Assessment in a Fully Online Environment

In the past three years, faculty have grappled with how best to approach assessment in an online environment. How do we effectively and fairly assess our students’ learning? Can I transform online assessments to an advantage for myself and my students? What can I do to maximize students’ efforts and disincentivize academic dishonesty?

Here are some things to consider as you prepare assignments, quizzes and tests:

Consider what type of assessment is the most appropriate.
Can you convert your exam to an essay or final project? Would a short answer test be appropriate even though you normally have a multiple choice test? Assessment at Queens College has guidance resources which you may find helpful. And as you review your assessment format, you can find resources at Assessing student learning in a new Distance Learning Environment for assessments specific to the distance learning form.
Before the exam, inform students of the format of the exam.

If there is a change in the format of the exam than originally indicated in your syllabus, notify students of this change along with a justification in writing.

Consider giving a mock or practice exam.

Let students practice the exam format and technology to identify any possible access or other technical issues. This will reduce their stress during the actual test and can help you identify any issues in advance.

Post the CUNY academic integrity policy at the beginning of your test.

You can link tothe policy in its entirety but consider summarizing the components more relevant to your class. Suspected acts of academic dishonesty should be reported to Academic Integrity Violation Form. Make your expectations very clear to the students. Is the test open book? Are any online resources allowed? What about translation tools, calculators, or summary notes? Will the work be evaluated for plagiarism using Brightspace’s tool TurnItIn?

For online exams, use a tool that requires authentication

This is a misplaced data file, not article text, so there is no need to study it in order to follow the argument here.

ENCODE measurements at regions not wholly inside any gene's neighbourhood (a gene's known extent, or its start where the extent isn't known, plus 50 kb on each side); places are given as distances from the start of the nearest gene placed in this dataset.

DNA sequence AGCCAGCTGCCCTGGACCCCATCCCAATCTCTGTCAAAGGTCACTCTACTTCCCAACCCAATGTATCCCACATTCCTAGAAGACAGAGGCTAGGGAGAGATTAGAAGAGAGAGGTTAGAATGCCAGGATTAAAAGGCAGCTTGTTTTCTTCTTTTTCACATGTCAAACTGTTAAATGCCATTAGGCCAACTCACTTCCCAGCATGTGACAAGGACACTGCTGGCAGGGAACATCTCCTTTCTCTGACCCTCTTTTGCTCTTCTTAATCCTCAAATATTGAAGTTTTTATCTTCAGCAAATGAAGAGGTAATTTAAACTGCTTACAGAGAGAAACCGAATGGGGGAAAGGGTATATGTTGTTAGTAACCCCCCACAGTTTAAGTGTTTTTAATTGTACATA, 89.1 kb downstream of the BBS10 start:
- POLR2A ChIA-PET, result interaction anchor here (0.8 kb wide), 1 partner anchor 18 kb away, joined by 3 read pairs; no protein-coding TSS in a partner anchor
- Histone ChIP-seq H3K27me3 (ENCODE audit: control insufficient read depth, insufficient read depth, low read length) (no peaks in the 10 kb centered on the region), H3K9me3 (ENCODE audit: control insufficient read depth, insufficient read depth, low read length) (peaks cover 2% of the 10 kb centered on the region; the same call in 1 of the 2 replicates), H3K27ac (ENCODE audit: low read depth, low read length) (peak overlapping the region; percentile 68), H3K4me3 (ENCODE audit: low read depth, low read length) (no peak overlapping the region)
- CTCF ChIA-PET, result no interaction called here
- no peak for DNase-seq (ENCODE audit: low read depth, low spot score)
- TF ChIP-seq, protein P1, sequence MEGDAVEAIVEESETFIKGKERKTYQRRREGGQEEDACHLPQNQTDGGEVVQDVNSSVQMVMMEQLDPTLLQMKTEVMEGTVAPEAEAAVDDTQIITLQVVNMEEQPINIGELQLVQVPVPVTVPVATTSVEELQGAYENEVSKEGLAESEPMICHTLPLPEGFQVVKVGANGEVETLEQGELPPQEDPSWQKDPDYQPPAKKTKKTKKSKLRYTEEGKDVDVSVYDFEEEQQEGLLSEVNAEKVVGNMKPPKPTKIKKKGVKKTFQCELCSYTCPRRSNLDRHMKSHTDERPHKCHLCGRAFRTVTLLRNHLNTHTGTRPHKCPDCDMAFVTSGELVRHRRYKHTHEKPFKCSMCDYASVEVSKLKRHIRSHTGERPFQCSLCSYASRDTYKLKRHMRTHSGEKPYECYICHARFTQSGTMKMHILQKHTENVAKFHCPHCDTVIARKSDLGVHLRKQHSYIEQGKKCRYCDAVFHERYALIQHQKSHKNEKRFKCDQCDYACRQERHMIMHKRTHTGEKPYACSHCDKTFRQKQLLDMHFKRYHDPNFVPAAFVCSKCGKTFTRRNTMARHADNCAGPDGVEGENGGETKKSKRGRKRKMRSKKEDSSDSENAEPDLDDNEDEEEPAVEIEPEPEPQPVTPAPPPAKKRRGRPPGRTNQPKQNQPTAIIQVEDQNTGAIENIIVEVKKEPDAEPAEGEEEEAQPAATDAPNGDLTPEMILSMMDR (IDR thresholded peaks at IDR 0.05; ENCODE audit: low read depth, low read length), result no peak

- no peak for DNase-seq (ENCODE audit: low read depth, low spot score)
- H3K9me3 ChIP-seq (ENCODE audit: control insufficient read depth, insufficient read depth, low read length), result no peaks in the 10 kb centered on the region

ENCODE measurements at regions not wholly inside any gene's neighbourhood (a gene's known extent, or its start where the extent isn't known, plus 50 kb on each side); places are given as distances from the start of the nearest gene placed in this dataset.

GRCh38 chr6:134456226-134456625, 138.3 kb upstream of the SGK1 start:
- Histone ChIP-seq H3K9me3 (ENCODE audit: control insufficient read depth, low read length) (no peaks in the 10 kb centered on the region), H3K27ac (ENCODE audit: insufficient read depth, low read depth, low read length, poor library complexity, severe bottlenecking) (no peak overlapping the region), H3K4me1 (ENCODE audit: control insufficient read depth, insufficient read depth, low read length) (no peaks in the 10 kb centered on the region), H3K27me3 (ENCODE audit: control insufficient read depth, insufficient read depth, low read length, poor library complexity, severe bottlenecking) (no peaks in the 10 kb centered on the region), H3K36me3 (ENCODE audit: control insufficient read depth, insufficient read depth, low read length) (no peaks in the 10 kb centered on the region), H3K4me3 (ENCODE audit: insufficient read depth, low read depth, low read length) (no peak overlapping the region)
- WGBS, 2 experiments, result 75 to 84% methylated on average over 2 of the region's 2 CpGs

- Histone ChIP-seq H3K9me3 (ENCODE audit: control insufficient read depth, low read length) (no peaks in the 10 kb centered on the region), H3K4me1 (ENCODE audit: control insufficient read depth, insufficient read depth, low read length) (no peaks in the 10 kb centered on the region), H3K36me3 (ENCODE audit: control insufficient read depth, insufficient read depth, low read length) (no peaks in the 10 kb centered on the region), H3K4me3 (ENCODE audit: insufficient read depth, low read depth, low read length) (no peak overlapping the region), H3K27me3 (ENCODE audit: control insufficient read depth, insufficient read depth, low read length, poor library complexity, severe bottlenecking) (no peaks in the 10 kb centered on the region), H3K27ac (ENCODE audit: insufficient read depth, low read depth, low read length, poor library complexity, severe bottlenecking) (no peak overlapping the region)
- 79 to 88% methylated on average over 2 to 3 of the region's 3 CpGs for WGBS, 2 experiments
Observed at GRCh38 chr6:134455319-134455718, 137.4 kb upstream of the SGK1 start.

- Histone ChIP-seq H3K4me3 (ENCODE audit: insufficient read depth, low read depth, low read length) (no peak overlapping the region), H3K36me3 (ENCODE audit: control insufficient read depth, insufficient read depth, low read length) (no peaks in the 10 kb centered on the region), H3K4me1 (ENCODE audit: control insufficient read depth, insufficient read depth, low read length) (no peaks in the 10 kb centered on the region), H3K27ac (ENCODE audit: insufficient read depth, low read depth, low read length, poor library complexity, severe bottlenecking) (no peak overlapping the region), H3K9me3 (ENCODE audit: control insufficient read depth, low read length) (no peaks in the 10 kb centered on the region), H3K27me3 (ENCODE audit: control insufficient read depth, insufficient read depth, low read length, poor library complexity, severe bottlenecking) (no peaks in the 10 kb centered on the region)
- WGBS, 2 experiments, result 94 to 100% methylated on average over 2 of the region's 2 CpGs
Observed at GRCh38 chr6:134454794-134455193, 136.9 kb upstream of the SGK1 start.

For example, Brightspace (authentication through CUNY). This is one way to verify the identity of the person logging in.

The campus has not purchased any distance learning proctoring software.

One reason is that they are not proven effective at reducing academic dishonesty. There are also technology compatibility and privacy issues to be considered. A more detailed summary of those issues can be found at Guidance on Academic Continuity to Campuses under Distance Learning Platforms, Proctoring, Tools & Resources and at the Baruch Center for Teaching & Learning.

If students report login issues or internet access issued during the test.

Have students provide a screenshot of the error message they receive. If the test is conducted on Brightspace, review the student access history in the Class Progress Tab.

Consider breaking up a long exam into several smaller units.

This can minimize the impact of internet access issues and the support you need to provide if students encounter problems.

Be empathetic. These changes are hard on everyone.

Consider expanding the time window that students can take an exam, even by 15 minutes. This will allow students time to get logged into Brightspace and address any connectivity issues. Perhaps reduce the penalty for late assignments or allow retakes if the log and student shows technical difficulties.


Assignments tends to be documents, presentations or reports that a student would normally physically hand in. If that’s not possible, you can collect assignments using various methods including Brightspace.


Online tests or quizzes
You can use tests and surveys to measure student knowledge, gauge progress, and gather information from students.